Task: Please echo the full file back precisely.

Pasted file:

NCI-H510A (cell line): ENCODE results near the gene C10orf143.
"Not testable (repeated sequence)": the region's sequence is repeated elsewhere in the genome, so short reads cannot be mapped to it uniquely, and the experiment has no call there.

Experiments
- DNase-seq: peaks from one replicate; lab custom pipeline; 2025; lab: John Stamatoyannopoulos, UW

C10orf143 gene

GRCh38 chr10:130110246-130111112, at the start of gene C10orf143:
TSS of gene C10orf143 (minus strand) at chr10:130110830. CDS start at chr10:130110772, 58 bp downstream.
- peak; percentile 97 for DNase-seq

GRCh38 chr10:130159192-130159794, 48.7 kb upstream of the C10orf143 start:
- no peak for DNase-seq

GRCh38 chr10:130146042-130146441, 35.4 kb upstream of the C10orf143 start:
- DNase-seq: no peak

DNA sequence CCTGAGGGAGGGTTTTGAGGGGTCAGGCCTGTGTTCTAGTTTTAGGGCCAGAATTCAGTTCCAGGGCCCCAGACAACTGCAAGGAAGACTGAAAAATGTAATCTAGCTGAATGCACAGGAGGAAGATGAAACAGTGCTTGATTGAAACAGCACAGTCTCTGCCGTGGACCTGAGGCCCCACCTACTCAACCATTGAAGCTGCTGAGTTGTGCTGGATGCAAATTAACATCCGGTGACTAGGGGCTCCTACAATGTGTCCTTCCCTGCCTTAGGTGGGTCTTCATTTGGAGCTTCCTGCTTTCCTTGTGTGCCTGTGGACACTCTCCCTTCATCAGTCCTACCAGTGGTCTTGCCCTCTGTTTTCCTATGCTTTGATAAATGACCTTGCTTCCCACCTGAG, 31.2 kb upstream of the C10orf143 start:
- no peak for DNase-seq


NCI-H510A (cell line): ENCODE results near the gene C10orf143.
"Not testable (repeated sequence)": the region's sequence is repeated elsewhere in the genome, so short reads cannot be mapped to it uniquely, and the experiment has no call there.

Experiments
- DNase-seq: peaks from one replicate; lab custom pipeline; 2025; lab: John Stamatoyannopoulos, UW

C10orf143 gene

GRCh38 chr10:130110246-130111112, at the start of gene C10orf143:
TSS of gene C10orf143 (minus strand) at chr10:130110830. CDS start at chr10:130110772, 58 bp downstream.
- peak; percentile 97 for DNase-seq

GRCh38 chr10:130159192-130159794, 48.7 kb upstream of the C10orf143 start:
- no peak for DNase-seq

GRCh38 chr10:130146042-130146441, 35.4 kb upstream of the C10orf143 start:
- DNase-seq: no peak

DNA sequence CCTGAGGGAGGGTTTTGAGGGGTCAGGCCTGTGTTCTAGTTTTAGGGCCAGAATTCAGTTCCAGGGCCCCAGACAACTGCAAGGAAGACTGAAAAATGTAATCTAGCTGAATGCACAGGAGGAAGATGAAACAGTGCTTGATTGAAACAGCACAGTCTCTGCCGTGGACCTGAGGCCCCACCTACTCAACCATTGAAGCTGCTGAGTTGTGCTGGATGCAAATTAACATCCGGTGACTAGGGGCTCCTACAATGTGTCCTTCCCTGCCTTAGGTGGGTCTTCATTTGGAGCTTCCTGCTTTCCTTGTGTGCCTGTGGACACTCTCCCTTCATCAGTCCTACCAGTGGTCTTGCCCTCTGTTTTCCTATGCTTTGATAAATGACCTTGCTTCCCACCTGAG, 31.2 kb upstream of the C10orf143 start:
- no peak for DNase-seq